Curriculum · Uncategorized

Human Body Science Unit (Early Elementary)

Curriculum & Project Book Used

The Human Body, Part 1 (The Good & the Beautiful Science Curriculum)

Note that The Good & the Beautiful is religious and includes Christian-based ideas in its lessons. That said, I do think their science units can be adapted for a secular family or family of a different religion! Note: I had an older version of this science unit and can’t full speak to the most recent updated version.

My First Book of My Body

This book is fantastic! It honestly could work as a unit study curriculum on its own. There are different topics covered in detail and then lots of hands-on project ideas, all nicely detailed with real photographs and illustrations to help you work through the projects. We used a lot of ideas in this book.

If you have older elementary kids, the Blossom & Root Fourth Grade Science Unit covers the human body, among other topics in Wonders of the Physical World

Reference Books for Entire Unit

DK Human Body! Knowledge Encyclopedia*

Inside Out Human Body

Big Book of the Body

*Note this book does contain information on the Reproductive System

I will detail additional books used below for each week/theme.

I created simple spiral-bound notebooks for my kids to document our learning through the lessons, but note that The Human Body, Part 1 curriculum does provide one page of notebooking per week/theme.

Our main structure for each week/theme was as follows:

  1. Learn basic concepts
  2. Explore in depth information through books
  3. Explore videos
  4. Do at least one hands-on project
  5. Complete notebooking

Extra Materials – For Fun!

None of the following items are required for the curriculum I used, but are just fun elements to add on to the learning for the early elementary ages.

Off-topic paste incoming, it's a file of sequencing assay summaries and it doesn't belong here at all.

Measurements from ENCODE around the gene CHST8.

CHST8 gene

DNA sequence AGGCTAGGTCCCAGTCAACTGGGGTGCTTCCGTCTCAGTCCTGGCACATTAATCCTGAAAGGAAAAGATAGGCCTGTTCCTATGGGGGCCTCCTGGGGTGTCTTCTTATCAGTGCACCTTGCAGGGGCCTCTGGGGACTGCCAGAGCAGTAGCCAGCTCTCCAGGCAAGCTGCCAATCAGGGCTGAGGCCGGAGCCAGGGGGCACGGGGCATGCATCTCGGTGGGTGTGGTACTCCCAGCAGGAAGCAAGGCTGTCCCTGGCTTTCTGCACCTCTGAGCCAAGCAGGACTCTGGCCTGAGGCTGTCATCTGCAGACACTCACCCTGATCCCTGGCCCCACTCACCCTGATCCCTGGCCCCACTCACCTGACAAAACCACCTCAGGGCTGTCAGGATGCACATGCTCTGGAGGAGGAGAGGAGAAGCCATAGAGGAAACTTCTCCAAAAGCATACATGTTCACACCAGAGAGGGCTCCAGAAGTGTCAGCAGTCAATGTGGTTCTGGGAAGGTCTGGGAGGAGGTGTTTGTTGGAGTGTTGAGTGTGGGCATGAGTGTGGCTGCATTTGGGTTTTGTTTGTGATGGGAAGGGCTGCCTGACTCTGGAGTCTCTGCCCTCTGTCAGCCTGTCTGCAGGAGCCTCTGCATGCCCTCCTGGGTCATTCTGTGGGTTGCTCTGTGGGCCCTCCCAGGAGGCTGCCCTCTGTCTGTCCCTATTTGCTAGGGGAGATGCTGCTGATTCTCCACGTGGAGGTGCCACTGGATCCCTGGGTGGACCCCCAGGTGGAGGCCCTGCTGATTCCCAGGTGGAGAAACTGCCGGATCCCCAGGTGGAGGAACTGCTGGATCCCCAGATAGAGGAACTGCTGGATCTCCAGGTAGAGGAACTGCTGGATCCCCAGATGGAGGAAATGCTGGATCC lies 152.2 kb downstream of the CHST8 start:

Kiwi Crate My Body and Me

Safari TOOB Organs

Smart Labs Human Body

Magnetic Human Body Play Set

Videos for Visual Learners

One thing I learned this last school year using the Blossom & Root science curriculum is that both of my kids learn well from videos. Obviously searching on YouTube can be risky, so I fully appreciate when videos are vetted by a curriculum in advance. I didn’t have any for this Human Body unit, but used the following channels/sites that had LOTS of fantastic video options for each week/theme:

Typically for each unit I could find one or two videos to help drive home the lesson.

Week 1: On Being Human…

Week 1 of The Good & the Beautiful Human Body, Part 1 curriculum covers identity in terms of “God made my body” and includes a Bible verse. I wanted to share how I adapted this portion of the curriculum to instead take a secular approach. I did a library haul of several books that celebrate our identity (you can see the list below). We also covered human evolution at the start of the unit, as well as an age-appropriate understanding of the “where do babies come from?” question. I’m not here to say you should or should not cover these things, but rather these are some options. Obviously how you cover the reproductive system will depend on your family’s values and children’s ages. Note that The Good & the Beautiful does not cover the reproductive system in the curriculum I used.